Florida Hospital Wesley Chapel Now Offering Robotic-Arm Assisted Joint Replacement Procedures

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Florida Hospital Wesley Chapel now offers Strykers Mako Robotic-Arm Assisted Partial Knee and Total Hip replacement procedures.

Robotic-arm assisted surgery is a new approach to joint replacement that offers the potential for a higher level of patient-specific implant alignment and positioning.1-3 The technology allows surgeons to create a patient-specific 3D plan and perform joint replacement surgery using a surgeon controlled robotic-arm that helps the surgeon execute the procedure with a high degree of accuracy.4-5

Mako is changing the way joint replacement surgeries are performed, said Dr. Raterman, orthopedic surgeon and Director of the Hip and Knee Replacement Center at Florida Hospital Wesley Chapel. Using a virtual 3D model, the Mako System allows surgeons to personalize each patients surgical plan pre-operatively, so there is a clear plan for how the surgeon will position the implant before entering the operating room. During surgery, the surgeon can validate that plan and make any necessary adjustments, while the robotic-arm then allows the surgeon to execute that plan with a high level of accuracy and predictability. The combination of these three features of the system has the potential to lead to better outcomes and higher patient satisfaction.

The Mako Partial Knee application is a treatment option designed to relieve the pain caused by joint degeneration due to osteoarthritis that has not yet progressed to all three compartments of the knee. Following the personalized pre-operative plan, the surgeon guides the robotic-arm during bone preparation to execute the pre-determined surgical plan and to position the implant. By selectively targeting only the part of the knee damaged by osteoarthritis, surgeons can resurface the diseased portion of the knee while helping to spare the healthy bone and ligaments surrounding the knee joint. Studies have shown robotic-arm assisted partial knee replacement to be two to three times more accurate than manual partial knee replacement procedures.5-7

The Mako Total Hip application is a treatment option for adults who suffer from degenerative joint disease of the hip. During surgery, the surgeon guides the robotic-arm during bone preparation to prepare the hip socket and position the implant according to the pre-determined surgical plan. In cadaveric studies, Mako total hip replacement acetabular cup placement has been shown to be four times more accurate and reproducible than manual total hip replacement procedures.1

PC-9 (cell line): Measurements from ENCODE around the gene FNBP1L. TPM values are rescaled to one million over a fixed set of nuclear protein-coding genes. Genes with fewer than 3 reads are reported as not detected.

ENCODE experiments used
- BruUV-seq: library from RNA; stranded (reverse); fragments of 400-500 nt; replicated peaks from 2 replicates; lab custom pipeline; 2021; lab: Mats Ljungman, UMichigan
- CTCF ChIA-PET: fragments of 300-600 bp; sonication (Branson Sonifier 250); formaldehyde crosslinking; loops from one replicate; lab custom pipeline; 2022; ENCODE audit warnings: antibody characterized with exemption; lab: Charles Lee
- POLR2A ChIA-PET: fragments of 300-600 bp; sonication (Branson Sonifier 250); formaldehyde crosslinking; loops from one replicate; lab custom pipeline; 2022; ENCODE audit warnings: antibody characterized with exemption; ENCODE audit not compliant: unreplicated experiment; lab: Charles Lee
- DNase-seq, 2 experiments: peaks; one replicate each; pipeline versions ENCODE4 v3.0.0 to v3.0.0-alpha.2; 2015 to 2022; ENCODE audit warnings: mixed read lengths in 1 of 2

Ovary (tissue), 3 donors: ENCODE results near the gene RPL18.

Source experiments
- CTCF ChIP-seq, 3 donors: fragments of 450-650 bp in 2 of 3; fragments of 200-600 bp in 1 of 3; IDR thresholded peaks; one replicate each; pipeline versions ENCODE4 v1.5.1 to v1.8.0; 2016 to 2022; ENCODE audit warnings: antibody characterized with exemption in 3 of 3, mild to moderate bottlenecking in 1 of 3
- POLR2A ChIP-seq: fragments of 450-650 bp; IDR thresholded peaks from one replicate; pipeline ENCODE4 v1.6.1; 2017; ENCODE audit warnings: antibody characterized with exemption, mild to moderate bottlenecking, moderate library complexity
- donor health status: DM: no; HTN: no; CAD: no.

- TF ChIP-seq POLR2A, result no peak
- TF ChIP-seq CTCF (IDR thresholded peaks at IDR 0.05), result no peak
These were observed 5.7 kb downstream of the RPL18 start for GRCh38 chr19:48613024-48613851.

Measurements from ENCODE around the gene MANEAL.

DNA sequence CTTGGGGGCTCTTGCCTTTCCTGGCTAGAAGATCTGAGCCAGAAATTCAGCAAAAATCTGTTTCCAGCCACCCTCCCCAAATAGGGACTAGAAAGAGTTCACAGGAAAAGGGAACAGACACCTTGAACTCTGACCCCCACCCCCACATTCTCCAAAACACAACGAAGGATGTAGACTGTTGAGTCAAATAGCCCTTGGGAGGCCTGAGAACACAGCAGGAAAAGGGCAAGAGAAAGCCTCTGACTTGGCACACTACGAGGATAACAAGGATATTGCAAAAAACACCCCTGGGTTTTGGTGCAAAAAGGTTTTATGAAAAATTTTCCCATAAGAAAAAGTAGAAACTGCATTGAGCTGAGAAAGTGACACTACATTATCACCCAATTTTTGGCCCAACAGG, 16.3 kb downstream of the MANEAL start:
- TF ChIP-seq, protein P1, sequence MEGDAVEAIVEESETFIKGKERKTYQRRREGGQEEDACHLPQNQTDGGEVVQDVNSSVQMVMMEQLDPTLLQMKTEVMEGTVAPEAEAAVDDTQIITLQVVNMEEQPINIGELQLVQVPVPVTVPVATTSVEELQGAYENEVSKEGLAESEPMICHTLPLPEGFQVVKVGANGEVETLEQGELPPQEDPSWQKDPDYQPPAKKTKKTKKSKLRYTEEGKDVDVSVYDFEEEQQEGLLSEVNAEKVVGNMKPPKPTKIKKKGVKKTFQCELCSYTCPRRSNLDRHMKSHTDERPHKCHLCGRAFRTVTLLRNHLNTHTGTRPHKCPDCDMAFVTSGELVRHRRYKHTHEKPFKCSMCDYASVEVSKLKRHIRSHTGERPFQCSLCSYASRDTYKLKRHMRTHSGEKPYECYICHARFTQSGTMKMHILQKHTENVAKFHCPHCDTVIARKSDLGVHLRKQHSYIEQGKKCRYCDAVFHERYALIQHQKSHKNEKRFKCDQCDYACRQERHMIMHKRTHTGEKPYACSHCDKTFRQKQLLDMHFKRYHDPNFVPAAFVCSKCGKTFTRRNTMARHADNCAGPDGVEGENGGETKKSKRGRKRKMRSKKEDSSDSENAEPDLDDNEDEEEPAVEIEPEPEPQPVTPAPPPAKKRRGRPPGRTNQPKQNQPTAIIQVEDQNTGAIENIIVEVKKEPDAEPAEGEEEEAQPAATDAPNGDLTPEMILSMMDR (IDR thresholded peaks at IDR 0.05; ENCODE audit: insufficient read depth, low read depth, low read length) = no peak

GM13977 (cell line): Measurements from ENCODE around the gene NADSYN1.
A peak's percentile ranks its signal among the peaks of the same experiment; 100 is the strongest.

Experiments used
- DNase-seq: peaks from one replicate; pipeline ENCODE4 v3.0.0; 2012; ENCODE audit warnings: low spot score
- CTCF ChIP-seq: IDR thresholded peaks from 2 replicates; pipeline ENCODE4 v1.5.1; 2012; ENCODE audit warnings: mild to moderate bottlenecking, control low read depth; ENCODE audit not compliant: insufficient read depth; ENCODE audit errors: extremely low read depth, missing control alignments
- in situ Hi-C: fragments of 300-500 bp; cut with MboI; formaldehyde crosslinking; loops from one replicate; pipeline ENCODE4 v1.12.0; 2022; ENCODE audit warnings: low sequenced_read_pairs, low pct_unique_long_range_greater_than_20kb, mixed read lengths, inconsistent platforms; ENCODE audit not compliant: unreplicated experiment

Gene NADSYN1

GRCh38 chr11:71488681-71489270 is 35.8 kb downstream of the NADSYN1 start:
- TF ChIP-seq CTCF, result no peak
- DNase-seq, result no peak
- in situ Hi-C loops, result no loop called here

Florida Hospital Wesley Chapel received a Center of Excellence Certification for its Hip and Knee Replacement program from DNV GL Healthcare USA, Inc., an international health care accreditation organization, in 2016. It was the first hospital in the country to receive this designation from DNV GL.

We are proud to be one of the few hospitals in northern Hillsborough and eastern Pasco to use this innovative technology, said Denyse Bales-Chubb, president and CEO of Florida Hospital Wesley Chapel. It is part of our commitment to provide our community with outstanding healthcare. And when our new operating rooms open this month as part of our current expansion, we will continue to add new services, new technology and new physicians to better serve our community.

The Florida Hospital Wesley Chapel expansion, which began in August of 2015, will add three additional floors to the hospitals center wing and a new three-story wing that connects the south and center wings. It involves 111,993 square feet of new construction and 10,834 square feet of renovation. A second Heart Catheterization Lab and 20 inpatient rooms opened in 2016. The expansion will be complete in February 2017 and will bring additional emergency rooms, private inpatient rooms, surgical suites, and recovery/observation rooms. The expansion will also increase Florida Hospital Wesley Chapels licensed beds to a total of 145.


1. Nawabi, DH, Conditt,MA, Ranawat AS, Dunbar NJ et al. Haptically guided robotic technology in total hip arthroplasty: a cadaveric investigation. Journal of Engineering in Medicine. December 2012:227(3):302-309.

2. Illgen R. Robotic assisted total hip arthroplasty improves accuracy and clinical outcome compared with manual technique. 44th Annual Advances in Arthroplasty Course. October 7-10, 2014, Cambridge, MA.

3. Anthony, Ian, Bell, Stuart W., Blyth, Mark, Jones, Bryn, MacLean, Angus, Rowe, Philip. Improved accuracy of component positioning with robotic-assisted unicompartmental knee arthroplasty. The Journal of Bone and Joint Surgery. Volume 98-A: Number 8. April 20, 2016. pp 627-35.

4. Jerabek SA, Carroll KM, Maratt JD, Mayman DJ, Padgett DE. Accuracy of Cup Positioning and Achieving Desired Hip Length and Offset Following Robotic THA.; 14th Annual CAOS Meeting, June 18-21, 2014, Milan, Italy.

5. Dunbar NJ, Roche MW, Park BH, Branch SH; et al. Accuracy of Dynamic Tactile-Guided Unicompartmental Knee Arthroplasty. Journal of Arthroplasty. May 2012. 27(5): 803-808.e1.

6. Lonner, JH. Robotic-Arm Assisted Unicompartmental Knee Arthroplasty. Seminars in Arthroplasty. 2009. 20(1): 15-22.

7. Lonner JH, John TK, Conditt MA. Robotic Arm-Assisted UKA Improved Tibial Component Alignment: A Pilot Study Clin Orthop Relat Res. July 2010. 468(1):141-6.

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